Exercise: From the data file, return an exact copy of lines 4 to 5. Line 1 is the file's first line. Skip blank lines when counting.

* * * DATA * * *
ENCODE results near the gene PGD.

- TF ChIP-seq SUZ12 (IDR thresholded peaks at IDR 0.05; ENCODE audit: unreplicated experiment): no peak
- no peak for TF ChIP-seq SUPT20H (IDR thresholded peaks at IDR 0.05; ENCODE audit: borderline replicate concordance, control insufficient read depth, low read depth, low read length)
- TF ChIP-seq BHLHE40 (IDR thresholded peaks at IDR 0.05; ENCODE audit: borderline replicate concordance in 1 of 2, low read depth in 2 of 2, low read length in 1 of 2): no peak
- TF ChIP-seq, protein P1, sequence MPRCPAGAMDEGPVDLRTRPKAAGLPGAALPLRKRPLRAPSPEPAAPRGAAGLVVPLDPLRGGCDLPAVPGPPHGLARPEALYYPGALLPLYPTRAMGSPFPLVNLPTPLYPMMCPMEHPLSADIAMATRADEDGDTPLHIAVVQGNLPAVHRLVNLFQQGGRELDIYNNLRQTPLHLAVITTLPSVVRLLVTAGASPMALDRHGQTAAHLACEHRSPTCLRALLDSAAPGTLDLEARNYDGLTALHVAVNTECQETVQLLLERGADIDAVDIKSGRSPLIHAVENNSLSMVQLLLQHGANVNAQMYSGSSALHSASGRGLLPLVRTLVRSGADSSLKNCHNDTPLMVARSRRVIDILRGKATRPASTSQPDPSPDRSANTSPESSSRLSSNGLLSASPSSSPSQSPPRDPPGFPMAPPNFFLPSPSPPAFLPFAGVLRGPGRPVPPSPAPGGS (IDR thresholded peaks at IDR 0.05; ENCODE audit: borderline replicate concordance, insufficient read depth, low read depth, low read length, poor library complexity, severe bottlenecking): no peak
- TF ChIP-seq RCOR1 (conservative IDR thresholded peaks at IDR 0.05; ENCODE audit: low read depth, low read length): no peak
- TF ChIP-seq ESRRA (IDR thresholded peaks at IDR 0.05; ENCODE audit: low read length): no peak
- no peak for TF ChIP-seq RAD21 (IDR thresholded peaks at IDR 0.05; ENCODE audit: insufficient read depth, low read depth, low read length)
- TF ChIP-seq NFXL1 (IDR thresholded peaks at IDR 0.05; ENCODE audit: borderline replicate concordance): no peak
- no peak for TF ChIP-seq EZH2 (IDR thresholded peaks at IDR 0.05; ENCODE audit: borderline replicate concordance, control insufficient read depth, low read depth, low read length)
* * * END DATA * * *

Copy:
- TF ChIP-seq BHLHE40 (IDR thresholded peaks at IDR 0.05; ENCODE audit: borderline replicate concordance in 1 of 2, low read depth in 2 of 2, low read length in 1 of 2): no peak
- TF ChIP-seq, protein P1, sequence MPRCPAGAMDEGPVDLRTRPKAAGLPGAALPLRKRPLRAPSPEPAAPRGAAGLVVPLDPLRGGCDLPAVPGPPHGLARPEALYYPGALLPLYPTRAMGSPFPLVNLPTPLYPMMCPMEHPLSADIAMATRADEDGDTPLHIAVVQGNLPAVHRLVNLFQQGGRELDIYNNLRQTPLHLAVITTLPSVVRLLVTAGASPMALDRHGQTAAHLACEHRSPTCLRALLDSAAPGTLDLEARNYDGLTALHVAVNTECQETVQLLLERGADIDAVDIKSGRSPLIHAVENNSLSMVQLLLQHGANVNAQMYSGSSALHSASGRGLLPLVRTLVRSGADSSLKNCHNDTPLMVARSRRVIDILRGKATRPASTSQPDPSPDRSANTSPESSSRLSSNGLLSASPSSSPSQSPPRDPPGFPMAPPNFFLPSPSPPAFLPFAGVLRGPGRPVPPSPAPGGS (IDR thresholded peaks at IDR 0.05; ENCODE audit: borderline replicate concordance, insufficient read depth, low read depth, low read length, poor library complexity, severe bottlenecking): no peak